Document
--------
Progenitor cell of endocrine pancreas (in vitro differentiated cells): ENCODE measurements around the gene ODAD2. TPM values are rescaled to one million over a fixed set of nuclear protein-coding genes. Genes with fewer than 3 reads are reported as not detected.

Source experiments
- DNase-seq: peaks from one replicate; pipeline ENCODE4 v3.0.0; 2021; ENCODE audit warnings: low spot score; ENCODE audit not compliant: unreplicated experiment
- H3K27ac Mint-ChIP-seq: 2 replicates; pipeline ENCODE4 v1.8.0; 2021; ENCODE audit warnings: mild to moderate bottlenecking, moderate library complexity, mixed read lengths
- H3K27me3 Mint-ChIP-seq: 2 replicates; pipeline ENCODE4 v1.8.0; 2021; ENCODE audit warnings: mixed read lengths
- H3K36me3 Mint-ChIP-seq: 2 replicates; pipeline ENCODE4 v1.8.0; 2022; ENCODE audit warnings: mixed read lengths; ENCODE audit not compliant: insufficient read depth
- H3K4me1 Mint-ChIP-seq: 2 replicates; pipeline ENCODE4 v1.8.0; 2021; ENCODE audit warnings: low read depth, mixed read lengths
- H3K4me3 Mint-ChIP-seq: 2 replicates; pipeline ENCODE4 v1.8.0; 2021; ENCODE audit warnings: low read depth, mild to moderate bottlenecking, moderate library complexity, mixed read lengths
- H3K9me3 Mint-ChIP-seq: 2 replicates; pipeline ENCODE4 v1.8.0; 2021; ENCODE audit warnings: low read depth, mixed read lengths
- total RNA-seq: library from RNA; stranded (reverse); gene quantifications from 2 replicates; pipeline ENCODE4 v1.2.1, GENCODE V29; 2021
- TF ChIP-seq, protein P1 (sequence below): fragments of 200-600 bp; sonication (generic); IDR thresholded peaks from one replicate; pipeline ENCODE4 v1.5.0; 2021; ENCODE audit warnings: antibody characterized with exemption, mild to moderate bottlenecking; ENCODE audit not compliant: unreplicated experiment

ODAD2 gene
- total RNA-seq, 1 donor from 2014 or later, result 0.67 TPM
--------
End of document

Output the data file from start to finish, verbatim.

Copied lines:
Progenitor cell of endocrine pancreas (in vitro differentiated cells): ENCODE measurements around the gene ODAD2. TPM values are rescaled to one million over a fixed set of nuclear protein-coding genes. Genes with fewer than 3 reads are reported as not detected.

Source experiments
- DNase-seq: peaks from one replicate; pipeline ENCODE4 v3.0.0; 2021; ENCODE audit warnings: low spot score; ENCODE audit not compliant: unreplicated experiment
- H3K27ac Mint-ChIP-seq: 2 replicates; pipeline ENCODE4 v1.8.0; 2021; ENCODE audit warnings: mild to moderate bottlenecking, moderate library complexity, mixed read lengths
- H3K27me3 Mint-ChIP-seq: 2 replicates; pipeline ENCODE4 v1.8.0; 2021; ENCODE audit warnings: mixed read lengths
- H3K36me3 Mint-ChIP-seq: 2 replicates; pipeline ENCODE4 v1.8.0; 2022; ENCODE audit warnings: mixed read lengths; ENCODE audit not compliant: insufficient read depth
- H3K4me1 Mint-ChIP-seq: 2 replicates; pipeline ENCODE4 v1.8.0; 2021; ENCODE audit warnings: low read depth, mixed read lengths
- H3K4me3 Mint-ChIP-seq: 2 replicates; pipeline ENCODE4 v1.8.0; 2021; ENCODE audit warnings: low read depth, mild to moderate bottlenecking, moderate library complexity, mixed read lengths
- H3K9me3 Mint-ChIP-seq: 2 replicates; pipeline ENCODE4 v1.8.0; 2021; ENCODE audit warnings: low read depth, mixed read lengths
- total RNA-seq: library from RNA; stranded (reverse); gene quantifications from 2 replicates; pipeline ENCODE4 v1.2.1, GENCODE V29; 2021
- TF ChIP-seq, protein P1 (sequence below): fragments of 200-600 bp; sonication (generic); IDR thresholded peaks from one replicate; pipeline ENCODE4 v1.5.0; 2021; ENCODE audit warnings: antibody characterized with exemption, mild to moderate bottlenecking; ENCODE audit not compliant: unreplicated experiment

ODAD2 gene
- total RNA-seq, 1 donor from 2014 or later, result 0.67 TPM